Cultural Christianity is not a new phenomenon.

Cultural Christianity describes people who label themselves as “Christians” because they grew up in a household of Christians, agree with some of the "good teachings" of Jesus, or enjoy the community of the church without actually worshipping God, living out the gospel, or devoting themselves to the mission of the church. In many ways, Cultural Christianity is more tragic than flat-out rejection of Jesus and His Church—it is claiming association with Jesus by taking on the name "Christian" while having no saving faith. 

The Tragedy

Jesus says in Matthew 7:21-23: "Not everyone who says to me, ‘Lord, Lord,’ will enter the kingdom of heaven, but the one who does the will of my Father who is in heaven. On that day many will say to me, ‘Lord, Lord, did we not prophesy in your name, and cast out demons in your name, and do many mighty works in your name?’ And then will I declare to them, ‘I never knew you; depart from me, you workers of lawlessness.’"

These verses apply directly to the initial tragedy of cultural Christianity. There are people who sit in pews every single Sunday that do not truly know Jesus. It isn’t that they need to grow in their faith; it is that they do not have saving faith. Dean Inserra rightly says, “If we’re to bring the gospel to the nations, we must first bring it to those in our pews. Unsaved ‘Christians’ need Christ. [1] Disciple-making does not start with bringing the believer to maturity in Christ through sharing life alongside them. No—it begins with gospel outreach.

In other words, it begins with repentance and faith in the finished work of Christ.  

In many ways, the church has become a safe haven for the cultural Christian. This can only do harm to the church. The book of Colossians is all about the supremacy of Christ, and in this letter Paul communicates what this supremacy means for the church.
After saying in verse 18 of chapter 1 that Jesus is “the head of the body, the church,” he goes on in verse 23 to encourage believers to "continue in the faith, stable and steadfast, not shifting from the hope of the gospel that you heard."

This stops cultural Christianity in its tracks.
Continuing in the faith is living out this "Christianity” that one claims to possess. Cultural Christianity attempts to boil down faith to a simple title of “Christian” when in reality being a believer in the finished work of Christ affects everything about your life.

There is no perfect example of this, but think about this in relation to marriage: you have a new title of husband or wife. But this is so much more than just a title change—you have declared your absolute commitment to this person despite sickness, monetary loss, hardship, etc. Being a husband or a wife should affect every day of your life from that point forward in loving your spouse sacrificially.
Imagine if we treated it like a new title and nothing else. We would continue to live separately, make decisions separately, date others, and many other practices if it were a new title alone.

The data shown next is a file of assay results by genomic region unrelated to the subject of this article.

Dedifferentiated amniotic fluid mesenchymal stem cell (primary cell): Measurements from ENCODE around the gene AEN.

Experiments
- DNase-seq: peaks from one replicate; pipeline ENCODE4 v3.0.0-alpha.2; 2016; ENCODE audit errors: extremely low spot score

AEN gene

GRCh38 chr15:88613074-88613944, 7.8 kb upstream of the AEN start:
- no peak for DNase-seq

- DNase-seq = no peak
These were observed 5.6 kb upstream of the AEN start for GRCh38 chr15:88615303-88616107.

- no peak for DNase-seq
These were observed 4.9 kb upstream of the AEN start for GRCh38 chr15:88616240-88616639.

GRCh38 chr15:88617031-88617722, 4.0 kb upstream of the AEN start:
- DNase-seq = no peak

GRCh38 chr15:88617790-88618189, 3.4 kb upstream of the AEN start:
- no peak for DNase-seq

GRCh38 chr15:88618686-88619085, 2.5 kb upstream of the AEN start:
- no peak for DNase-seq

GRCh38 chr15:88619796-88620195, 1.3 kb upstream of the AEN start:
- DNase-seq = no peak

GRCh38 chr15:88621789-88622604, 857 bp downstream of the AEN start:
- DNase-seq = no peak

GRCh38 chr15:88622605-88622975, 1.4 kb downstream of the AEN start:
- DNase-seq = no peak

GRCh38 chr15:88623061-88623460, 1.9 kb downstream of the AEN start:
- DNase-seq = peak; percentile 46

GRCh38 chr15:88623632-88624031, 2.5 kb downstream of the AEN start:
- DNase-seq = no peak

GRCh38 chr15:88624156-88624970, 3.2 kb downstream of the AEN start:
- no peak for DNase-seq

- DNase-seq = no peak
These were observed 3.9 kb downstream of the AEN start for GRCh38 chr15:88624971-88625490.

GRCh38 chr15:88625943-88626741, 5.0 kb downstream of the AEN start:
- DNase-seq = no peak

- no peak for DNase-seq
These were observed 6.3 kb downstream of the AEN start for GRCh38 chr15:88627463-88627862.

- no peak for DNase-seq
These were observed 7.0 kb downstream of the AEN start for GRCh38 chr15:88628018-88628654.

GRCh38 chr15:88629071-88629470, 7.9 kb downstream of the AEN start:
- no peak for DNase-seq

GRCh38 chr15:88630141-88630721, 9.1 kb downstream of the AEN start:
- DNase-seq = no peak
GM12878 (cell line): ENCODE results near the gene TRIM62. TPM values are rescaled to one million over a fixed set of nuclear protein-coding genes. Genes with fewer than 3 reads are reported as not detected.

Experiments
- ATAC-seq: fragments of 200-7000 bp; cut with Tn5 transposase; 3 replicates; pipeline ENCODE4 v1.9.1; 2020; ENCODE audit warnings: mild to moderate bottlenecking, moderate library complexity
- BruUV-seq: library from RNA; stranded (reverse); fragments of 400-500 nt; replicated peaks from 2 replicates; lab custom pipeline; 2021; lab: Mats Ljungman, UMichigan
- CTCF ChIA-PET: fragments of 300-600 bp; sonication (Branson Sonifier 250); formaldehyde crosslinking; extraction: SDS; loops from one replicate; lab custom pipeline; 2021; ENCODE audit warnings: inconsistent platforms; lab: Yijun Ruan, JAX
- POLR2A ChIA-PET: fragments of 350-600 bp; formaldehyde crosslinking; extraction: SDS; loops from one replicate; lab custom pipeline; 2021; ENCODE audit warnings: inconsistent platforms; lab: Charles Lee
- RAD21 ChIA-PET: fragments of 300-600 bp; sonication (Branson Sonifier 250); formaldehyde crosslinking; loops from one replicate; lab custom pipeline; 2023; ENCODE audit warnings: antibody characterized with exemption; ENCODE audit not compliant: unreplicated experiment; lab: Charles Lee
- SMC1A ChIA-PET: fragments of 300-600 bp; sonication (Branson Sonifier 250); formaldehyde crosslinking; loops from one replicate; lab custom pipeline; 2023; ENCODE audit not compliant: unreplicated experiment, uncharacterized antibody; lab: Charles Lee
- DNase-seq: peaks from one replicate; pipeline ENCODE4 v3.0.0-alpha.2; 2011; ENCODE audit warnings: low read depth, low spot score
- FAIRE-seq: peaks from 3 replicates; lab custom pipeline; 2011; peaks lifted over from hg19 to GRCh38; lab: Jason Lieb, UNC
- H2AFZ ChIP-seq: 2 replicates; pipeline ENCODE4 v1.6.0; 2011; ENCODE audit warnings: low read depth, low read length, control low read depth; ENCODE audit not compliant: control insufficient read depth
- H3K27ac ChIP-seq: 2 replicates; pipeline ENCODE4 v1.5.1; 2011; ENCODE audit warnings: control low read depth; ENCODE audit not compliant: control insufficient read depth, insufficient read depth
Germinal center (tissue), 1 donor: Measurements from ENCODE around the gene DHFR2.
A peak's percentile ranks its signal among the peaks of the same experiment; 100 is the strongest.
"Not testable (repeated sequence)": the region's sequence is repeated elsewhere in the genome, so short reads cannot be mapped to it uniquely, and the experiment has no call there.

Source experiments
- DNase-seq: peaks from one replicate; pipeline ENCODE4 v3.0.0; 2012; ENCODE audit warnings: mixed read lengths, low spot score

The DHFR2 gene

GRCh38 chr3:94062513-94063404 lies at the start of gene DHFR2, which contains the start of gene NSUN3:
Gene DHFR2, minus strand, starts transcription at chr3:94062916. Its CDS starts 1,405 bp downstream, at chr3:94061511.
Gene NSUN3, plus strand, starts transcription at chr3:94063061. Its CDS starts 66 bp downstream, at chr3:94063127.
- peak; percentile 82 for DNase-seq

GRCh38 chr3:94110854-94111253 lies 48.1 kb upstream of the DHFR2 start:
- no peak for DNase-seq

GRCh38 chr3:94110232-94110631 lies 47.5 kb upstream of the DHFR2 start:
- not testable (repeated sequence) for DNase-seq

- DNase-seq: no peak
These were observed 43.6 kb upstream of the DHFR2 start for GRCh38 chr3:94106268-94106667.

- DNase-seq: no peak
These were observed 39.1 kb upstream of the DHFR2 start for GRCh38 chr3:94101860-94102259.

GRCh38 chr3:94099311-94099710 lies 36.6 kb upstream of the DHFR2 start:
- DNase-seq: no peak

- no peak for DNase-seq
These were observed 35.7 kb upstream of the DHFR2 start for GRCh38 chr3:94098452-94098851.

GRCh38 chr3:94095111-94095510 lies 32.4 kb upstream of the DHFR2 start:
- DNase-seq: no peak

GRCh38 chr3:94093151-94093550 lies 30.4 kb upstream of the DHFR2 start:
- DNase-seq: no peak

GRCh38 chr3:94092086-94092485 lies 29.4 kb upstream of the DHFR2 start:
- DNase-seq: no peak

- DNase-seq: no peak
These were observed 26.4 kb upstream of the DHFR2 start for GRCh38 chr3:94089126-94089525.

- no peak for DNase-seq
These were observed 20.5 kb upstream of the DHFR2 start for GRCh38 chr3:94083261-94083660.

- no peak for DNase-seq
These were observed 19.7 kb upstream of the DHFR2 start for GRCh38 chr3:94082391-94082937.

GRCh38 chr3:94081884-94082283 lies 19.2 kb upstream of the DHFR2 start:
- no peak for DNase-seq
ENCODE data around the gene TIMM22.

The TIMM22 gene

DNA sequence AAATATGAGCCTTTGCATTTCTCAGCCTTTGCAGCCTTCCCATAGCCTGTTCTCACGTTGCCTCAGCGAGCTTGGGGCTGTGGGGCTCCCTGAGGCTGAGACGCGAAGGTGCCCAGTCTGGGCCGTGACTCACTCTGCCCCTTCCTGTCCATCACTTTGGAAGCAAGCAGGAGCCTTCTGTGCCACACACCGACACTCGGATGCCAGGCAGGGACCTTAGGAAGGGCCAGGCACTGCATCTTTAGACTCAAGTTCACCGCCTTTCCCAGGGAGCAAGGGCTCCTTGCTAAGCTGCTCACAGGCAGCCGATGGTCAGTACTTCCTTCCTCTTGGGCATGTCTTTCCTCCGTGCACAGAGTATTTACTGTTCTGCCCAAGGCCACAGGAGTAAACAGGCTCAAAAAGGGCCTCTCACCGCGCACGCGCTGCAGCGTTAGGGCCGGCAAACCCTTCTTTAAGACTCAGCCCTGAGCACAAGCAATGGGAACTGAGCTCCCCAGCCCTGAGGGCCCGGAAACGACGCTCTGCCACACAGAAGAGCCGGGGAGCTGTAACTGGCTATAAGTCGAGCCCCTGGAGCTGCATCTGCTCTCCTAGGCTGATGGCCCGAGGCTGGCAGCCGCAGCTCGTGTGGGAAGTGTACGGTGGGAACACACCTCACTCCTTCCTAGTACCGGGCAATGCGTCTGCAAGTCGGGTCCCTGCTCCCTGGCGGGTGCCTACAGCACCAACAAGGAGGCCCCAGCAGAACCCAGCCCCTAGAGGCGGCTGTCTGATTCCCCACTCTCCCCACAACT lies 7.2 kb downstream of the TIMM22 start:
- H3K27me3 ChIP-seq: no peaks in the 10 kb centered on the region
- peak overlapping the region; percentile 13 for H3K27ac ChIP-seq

How much more does it mean for us to live out our lives as believers? 

Paul continues in Colossians 2:7 to say believers must walk in Jesus their Lord, "rooted and built up in him and established in the faith." He even says at the beginning of chapter 3, "If then you have been raised with Christ, seek the things that are above, where Christ is, seated at the right hand of God. Set your minds on things that are above, not on things that are on earth. For you have died, and your life is hidden with Christ in God. When Christ who is your life appears, then you also will appear with him in glory.”

This is a completely new life.
We are not seeking what we once sought.
We are not setting our minds on what we once set our minds on.
Does this sound like a mere title change? 

Paul is not describing cultural Christianity by any means—he is describing a completely new creation in Christ. The cultural Christian thinks they are safe by taking on the name “Christian,” and yet Christ is not their life.  As a result, they only know death.

Repentance and faith in the finished work of Jesus will always result in a changed life. There will be fruit. The fruit does not save but is a glorious result of the life that has grasped the truth of the gospel. 

The Answer

We must realize the danger of cultural Christianity. It is not the same thing as saving faith. It is actually the antithesis of saving faith. Cultural Christianity results in condemnation while saving faith results in salvation. Churches must approach Cultural Christianity with the life-saving and life-changing message of the gospel. Believers must preach the gospel to themselves each day because the gospel is the reality in which they live, and they must live it.

Assessing whether you have been living out cultural Christianity takes serious self-evaluation. The point of this is not to take anything away from the righteousness of Christ being our only hope in salvation. That will always be the truth. Christ is the believer’s life.  He is the source, yes, but He is also the new reality in which the believer lives. They live out Christ-filled lives. Knowing the reality of the gospel cannot and will not result in cultural Christianity.

If you have been guilty of cultural Christianity, turn to the finished work of Christ. Live as though your only hope is Christ because the truth of the gospel is just that. Love and serve His church well through disciple-making. Proclaim His goodness and grace to a hopeless world, for this is your life in Christ.

[1] Dean Inserra, "The Most Overlooked Mission Field in America." Read more at The Gospel Coalition.